• 1/2 tbsp siracha hot sauce
  • 1 tsp garlic powder
  • 1/2 tsp black pepper


  1. Add all ingredients to a medium bowl.
  2. Whisk the whole thing until well blended

Crab Boil 2010

This past week-end we held our second annual crab-boil(I thinks perhaps we’ll use Seafood-boil going forward). We managed to double our attendance over last year and have a list forming for next year’s event already. It was a great success and we are very happy that everyone enjoyed themselves so much.

The only glitch other than having to change venue was a result of needing to ship in 30 lbs of crawfish from Louisiana and dealing with our overly enthusiastic customs personnel. It seems that crawfish may just represent a real and present danger to our national security. I assume this since despite the order being in Calgary within an amazingly short period of leaving the bayou it was a grand total of 50+ hours until they arrived at my door(unopened). I’m just glad that the supplier talked me out of ordering all live crawfish(for reasons unrelated to our pathetic government employees). Instead they suggested I opt for the pre-cooked version and then add a bag of 15 or so live bugs to use in our crawfish race. While the sack of dead racers was upsetting, it would have been a complete disaster to have had 30 pounds of dead crawdads arrive at my door and therefore be forced to scramble and buy something to replace them.

Now, putting aside the sorry state of our tax dollars at work,  it was a great evening and everyone seemed to have a terrific time eating, talking, eating some more and making new friends while eating. I of course was endeavouring to make the event run smoothly by cooking the food and offering my expert advice on the proper means by which one should extricate the juicy bits from both crab and crawfish alike. This was aided greatly by our vast array of  task appropriate weaponry designed for just this very purpose. These tools allowed those in attendance to select which method best suited them when attempting to consume as much food as they physically could without doing irreversible harm to themselves. Some used the crackers, some the mallet and crab-knife or the shell openers while still others had their own tried and true hands-on techniques(certain of which I will now add to my personal repertoire and claim as my own). I was happy to see that certain veterans of last years event actually brought their own seafood shears in order to increase efficiency and thus also up the total amount of food they could pack away before others could get to it. I’m proud to call such people my friends. These creative souls and self starters will make great foodies in short order.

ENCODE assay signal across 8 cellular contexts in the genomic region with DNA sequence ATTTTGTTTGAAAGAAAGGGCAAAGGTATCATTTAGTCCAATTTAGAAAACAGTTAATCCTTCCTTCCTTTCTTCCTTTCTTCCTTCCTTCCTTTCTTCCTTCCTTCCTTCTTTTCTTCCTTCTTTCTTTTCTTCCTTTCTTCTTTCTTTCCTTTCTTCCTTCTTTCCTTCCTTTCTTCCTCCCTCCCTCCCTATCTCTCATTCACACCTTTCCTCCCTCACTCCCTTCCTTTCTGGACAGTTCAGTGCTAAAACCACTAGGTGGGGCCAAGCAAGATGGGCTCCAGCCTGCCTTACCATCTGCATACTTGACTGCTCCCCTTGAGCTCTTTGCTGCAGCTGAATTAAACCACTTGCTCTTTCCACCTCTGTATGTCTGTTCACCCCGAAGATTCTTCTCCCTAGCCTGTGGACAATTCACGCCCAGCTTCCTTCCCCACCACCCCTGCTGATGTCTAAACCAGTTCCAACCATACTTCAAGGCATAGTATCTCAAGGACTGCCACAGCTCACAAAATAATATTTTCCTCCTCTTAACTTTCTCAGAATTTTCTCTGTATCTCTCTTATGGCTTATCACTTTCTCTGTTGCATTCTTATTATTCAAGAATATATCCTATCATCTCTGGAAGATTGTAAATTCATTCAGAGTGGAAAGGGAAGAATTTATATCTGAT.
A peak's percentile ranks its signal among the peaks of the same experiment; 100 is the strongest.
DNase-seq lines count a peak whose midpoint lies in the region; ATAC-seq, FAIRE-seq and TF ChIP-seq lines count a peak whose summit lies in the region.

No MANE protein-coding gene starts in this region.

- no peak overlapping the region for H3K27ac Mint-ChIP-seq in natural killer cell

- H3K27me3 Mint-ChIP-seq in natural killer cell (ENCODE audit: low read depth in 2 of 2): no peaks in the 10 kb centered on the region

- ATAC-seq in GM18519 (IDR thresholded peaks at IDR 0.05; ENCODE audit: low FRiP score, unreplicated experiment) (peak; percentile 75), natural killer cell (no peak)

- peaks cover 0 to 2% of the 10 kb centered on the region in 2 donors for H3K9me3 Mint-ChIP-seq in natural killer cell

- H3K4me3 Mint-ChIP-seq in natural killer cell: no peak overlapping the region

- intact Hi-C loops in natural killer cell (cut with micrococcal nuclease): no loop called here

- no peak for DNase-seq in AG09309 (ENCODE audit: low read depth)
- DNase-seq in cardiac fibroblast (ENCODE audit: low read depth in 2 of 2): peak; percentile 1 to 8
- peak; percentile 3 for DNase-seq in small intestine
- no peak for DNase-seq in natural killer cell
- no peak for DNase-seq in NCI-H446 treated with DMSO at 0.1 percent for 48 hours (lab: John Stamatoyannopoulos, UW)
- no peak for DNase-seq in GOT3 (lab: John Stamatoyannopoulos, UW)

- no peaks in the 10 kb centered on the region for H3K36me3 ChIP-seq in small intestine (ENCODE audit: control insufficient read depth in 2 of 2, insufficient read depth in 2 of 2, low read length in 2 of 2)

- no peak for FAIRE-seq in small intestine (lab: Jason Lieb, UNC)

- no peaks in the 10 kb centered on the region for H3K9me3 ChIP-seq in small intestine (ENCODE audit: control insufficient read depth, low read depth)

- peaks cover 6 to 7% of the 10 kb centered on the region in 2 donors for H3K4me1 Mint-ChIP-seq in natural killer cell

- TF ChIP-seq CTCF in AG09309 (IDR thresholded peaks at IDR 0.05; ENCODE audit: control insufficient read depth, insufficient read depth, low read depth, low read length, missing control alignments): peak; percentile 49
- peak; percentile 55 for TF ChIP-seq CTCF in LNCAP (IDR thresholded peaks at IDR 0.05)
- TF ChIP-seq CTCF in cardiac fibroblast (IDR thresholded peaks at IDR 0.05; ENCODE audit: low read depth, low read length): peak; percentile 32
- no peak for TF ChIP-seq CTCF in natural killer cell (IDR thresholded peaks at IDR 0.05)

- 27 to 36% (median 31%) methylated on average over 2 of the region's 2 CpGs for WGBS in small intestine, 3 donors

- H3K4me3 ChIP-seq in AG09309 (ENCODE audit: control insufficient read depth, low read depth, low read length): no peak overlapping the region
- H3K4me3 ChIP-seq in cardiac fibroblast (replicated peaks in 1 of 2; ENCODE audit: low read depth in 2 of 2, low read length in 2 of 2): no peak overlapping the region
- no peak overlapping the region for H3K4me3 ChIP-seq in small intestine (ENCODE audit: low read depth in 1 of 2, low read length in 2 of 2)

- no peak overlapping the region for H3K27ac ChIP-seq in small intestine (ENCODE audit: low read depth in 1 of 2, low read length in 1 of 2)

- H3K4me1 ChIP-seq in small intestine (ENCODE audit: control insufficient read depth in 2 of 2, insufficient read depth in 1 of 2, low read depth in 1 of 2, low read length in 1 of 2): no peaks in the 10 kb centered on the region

As with last year, we once again were able to serve the wonderful hand crafted andouille sausage that everyone appeared to enjoy a great deal. I did have it toned down a little to make it a bit less dangerous for those unaccustomed to such spicy treats. My thanks go out to Rocky from Rocky’s Sausage Haus for the special order and making it just right. If you are looking for any of the numerous varieties of wonderful meats in tube form that can be had I urge you to give Rocky a call and he’ll hook you up. If you visit his shop I strongly caution you to eat a large meal ahead of time to avoid the inevitable large purchases that will result after seeing and smelling the offerings while hungry(I’m in full drool just thinking about it).